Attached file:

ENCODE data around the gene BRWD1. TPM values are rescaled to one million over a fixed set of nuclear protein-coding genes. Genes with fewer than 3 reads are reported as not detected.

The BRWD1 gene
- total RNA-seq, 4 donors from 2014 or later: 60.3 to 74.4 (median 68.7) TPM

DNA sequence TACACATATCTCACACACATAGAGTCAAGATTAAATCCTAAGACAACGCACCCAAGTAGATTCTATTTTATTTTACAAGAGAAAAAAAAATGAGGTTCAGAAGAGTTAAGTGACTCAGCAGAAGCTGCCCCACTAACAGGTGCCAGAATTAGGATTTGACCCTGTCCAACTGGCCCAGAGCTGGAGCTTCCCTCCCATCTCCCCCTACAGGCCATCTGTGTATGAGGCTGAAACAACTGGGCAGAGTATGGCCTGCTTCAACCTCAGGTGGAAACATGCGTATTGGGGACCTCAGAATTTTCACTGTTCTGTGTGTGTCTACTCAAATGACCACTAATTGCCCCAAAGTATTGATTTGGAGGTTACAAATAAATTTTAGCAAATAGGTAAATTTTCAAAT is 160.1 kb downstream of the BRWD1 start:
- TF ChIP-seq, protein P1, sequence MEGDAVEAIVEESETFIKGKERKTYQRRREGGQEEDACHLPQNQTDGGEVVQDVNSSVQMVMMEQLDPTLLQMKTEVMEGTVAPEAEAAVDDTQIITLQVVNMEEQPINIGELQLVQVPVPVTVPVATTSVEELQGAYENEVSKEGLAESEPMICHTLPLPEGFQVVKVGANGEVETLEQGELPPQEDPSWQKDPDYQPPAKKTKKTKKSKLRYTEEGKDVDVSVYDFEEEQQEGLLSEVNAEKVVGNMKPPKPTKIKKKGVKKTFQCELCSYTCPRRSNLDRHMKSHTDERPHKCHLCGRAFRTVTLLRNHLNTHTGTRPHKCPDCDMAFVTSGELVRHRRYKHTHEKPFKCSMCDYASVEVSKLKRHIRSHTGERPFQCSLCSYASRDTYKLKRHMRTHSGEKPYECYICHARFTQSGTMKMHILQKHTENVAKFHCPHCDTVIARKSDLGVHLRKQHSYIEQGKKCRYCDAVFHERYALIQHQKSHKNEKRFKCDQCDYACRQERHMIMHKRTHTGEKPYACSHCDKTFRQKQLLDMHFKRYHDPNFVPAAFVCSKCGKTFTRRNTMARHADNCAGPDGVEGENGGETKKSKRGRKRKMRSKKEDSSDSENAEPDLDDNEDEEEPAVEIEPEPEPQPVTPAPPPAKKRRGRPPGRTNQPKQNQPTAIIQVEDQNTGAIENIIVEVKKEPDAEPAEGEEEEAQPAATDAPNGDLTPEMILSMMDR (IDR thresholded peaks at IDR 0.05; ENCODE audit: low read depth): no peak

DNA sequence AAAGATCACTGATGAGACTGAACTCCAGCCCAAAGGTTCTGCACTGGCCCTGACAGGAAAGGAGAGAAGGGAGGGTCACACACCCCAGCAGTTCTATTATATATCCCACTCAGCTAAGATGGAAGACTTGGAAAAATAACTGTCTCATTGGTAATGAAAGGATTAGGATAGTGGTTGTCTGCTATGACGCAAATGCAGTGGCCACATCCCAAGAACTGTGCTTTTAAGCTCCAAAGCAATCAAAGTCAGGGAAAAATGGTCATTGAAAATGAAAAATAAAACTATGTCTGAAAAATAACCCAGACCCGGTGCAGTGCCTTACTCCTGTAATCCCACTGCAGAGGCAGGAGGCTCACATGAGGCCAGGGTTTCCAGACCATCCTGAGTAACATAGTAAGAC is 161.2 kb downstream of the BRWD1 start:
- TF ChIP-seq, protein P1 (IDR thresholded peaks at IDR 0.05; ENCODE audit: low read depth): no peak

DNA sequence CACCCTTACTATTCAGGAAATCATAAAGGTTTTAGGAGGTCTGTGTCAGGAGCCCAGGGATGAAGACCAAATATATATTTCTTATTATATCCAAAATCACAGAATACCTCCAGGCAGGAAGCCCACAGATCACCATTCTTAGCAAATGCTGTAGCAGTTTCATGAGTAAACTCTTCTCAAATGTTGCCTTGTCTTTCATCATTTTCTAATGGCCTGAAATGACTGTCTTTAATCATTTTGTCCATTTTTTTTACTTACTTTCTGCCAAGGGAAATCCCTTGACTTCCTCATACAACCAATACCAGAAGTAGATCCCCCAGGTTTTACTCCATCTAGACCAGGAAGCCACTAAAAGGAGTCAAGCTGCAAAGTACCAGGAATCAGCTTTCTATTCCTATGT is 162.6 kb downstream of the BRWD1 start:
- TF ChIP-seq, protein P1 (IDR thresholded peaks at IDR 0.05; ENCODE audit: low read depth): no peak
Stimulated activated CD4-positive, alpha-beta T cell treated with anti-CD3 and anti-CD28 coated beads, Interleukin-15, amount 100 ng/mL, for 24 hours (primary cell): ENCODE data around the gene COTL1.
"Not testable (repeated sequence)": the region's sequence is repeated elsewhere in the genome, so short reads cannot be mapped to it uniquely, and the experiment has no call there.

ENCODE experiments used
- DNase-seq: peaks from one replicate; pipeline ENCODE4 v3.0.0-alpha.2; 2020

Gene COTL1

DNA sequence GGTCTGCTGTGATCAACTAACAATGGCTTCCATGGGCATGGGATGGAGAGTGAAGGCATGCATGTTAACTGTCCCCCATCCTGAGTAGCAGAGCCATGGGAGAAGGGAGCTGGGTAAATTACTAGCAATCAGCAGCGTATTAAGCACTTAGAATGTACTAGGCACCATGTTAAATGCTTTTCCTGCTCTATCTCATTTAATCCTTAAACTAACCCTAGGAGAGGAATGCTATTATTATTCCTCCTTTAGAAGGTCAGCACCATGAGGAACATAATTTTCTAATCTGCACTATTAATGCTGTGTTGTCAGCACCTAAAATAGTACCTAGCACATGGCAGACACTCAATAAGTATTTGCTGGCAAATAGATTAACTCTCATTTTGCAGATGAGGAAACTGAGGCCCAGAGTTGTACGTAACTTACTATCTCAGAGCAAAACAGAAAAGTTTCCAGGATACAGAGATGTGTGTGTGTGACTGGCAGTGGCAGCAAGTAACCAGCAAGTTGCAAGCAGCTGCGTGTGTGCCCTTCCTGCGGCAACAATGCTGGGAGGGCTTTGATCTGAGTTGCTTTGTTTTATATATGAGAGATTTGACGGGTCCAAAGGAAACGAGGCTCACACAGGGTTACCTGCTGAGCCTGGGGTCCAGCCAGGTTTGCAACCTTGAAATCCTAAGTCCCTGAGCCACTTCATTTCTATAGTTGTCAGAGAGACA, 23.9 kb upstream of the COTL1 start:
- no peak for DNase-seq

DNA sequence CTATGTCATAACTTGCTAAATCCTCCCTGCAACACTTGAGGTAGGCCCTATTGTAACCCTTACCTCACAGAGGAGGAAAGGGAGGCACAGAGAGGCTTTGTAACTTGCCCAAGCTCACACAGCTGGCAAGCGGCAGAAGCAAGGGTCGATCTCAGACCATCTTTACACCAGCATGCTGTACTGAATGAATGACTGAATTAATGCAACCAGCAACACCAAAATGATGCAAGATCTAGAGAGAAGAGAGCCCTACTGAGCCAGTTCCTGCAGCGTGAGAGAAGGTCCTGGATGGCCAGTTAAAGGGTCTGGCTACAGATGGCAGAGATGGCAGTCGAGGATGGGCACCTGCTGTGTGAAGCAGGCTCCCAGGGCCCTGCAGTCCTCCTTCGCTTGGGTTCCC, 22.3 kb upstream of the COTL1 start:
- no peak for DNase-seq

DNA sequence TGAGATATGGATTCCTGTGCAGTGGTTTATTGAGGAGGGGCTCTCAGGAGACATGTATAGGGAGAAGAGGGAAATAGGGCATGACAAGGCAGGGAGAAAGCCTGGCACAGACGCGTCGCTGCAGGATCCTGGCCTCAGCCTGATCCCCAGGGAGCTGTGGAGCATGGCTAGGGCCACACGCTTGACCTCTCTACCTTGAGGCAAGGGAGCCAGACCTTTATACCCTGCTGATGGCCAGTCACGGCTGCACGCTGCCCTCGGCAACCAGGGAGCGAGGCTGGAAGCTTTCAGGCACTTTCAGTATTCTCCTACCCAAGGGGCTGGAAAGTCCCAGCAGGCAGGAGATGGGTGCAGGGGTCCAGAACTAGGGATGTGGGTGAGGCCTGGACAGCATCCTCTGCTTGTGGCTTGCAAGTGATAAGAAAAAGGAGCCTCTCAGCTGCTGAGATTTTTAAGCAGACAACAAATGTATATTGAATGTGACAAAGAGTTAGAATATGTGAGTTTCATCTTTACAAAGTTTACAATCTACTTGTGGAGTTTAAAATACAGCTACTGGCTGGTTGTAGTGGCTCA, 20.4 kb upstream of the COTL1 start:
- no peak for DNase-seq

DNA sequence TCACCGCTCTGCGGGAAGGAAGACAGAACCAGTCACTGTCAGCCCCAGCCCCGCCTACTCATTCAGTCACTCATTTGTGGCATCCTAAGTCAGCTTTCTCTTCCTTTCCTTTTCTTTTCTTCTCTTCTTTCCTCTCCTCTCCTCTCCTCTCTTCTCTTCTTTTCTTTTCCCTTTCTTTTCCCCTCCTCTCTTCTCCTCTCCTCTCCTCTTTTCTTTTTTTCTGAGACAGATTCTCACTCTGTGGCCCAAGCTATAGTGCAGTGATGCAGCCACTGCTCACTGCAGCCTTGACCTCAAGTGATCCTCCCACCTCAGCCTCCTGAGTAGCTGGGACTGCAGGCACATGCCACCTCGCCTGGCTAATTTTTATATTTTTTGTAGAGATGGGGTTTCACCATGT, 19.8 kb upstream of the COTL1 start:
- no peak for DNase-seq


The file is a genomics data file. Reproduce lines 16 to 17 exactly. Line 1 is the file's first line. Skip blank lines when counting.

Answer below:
- no peak for DNase-seq

DNA sequence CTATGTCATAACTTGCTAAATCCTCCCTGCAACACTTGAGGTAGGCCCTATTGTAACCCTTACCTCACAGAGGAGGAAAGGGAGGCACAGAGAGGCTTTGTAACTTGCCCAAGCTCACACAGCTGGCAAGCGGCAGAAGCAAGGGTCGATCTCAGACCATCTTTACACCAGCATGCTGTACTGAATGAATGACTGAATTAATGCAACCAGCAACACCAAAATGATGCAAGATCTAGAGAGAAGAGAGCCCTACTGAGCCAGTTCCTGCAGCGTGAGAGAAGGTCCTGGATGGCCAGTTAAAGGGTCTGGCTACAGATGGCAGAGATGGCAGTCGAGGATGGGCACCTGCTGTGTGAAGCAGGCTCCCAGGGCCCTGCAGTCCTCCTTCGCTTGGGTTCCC, 22.3 kb upstream of the COTL1 start: